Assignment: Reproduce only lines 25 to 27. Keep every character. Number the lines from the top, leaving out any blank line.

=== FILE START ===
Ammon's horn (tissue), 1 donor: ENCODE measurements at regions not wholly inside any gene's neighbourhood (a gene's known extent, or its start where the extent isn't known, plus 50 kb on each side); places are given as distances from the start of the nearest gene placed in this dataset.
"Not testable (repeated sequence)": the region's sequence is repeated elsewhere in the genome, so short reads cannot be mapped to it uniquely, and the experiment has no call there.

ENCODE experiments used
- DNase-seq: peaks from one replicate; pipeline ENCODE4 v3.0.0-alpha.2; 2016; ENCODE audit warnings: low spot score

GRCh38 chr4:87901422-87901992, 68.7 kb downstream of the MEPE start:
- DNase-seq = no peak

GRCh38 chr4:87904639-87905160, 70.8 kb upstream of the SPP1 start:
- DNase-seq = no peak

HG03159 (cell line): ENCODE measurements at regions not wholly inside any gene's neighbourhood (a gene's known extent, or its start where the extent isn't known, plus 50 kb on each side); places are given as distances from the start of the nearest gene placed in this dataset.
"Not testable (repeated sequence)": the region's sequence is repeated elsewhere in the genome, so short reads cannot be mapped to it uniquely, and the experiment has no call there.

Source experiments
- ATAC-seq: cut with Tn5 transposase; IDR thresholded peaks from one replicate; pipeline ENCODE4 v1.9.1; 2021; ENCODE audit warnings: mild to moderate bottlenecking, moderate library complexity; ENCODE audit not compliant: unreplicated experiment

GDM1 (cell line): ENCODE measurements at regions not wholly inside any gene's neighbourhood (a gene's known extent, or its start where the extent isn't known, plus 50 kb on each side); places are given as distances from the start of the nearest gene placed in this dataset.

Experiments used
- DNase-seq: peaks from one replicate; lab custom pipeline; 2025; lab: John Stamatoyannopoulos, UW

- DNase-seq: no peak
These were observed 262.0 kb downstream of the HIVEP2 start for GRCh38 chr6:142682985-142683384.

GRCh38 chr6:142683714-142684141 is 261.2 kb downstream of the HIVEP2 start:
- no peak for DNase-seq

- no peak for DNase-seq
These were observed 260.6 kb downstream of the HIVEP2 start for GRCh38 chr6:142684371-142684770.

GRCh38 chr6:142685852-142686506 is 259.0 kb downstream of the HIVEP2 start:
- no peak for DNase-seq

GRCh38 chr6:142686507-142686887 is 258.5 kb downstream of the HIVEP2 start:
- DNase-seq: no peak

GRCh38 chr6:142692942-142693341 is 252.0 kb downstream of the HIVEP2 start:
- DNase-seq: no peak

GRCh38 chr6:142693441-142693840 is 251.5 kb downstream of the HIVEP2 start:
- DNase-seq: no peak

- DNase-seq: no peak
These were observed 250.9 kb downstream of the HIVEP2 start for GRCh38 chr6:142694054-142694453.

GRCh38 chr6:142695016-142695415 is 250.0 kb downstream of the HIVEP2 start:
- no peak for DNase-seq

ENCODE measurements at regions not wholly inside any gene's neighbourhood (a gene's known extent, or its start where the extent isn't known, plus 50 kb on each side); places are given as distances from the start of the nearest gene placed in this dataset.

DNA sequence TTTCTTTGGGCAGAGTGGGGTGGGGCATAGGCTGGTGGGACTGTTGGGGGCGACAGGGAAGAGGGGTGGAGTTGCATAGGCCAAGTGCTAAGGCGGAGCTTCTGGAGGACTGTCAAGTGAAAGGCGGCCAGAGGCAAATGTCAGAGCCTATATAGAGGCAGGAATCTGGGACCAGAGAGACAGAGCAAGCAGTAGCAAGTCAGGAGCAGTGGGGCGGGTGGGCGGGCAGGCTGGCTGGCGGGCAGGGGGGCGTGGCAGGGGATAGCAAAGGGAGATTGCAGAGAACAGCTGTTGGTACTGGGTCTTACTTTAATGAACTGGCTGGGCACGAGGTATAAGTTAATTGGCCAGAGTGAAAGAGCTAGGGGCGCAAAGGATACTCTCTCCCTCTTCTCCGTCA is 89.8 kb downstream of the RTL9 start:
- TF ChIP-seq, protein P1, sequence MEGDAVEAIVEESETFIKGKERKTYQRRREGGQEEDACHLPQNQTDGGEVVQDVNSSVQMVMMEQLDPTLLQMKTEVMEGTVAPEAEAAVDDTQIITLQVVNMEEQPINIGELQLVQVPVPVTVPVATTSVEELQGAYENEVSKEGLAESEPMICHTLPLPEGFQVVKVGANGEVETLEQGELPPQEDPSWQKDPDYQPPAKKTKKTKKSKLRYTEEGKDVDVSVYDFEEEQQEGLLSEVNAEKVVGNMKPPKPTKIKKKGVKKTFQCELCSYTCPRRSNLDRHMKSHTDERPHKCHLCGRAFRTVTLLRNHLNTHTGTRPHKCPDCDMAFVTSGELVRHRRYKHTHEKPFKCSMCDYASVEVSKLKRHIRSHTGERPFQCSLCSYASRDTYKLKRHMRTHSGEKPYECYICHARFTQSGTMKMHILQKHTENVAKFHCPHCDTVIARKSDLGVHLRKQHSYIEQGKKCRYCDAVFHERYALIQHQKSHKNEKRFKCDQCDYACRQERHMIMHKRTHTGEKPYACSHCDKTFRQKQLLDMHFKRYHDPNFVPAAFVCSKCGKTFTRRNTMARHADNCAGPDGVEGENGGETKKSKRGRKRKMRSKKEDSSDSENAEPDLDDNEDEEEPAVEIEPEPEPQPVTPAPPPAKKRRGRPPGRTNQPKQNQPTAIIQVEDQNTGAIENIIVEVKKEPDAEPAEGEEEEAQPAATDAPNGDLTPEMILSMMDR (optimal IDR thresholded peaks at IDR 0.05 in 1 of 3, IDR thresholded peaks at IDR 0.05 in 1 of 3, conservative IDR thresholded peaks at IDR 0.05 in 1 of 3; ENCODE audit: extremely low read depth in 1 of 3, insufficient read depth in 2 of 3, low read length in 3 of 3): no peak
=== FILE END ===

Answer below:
- DNase-seq: no peak

GRCh38 chr6:142692942-142693341 is 252.0 kb downstream of the HIVEP2 start:
- DNase-seq: no peak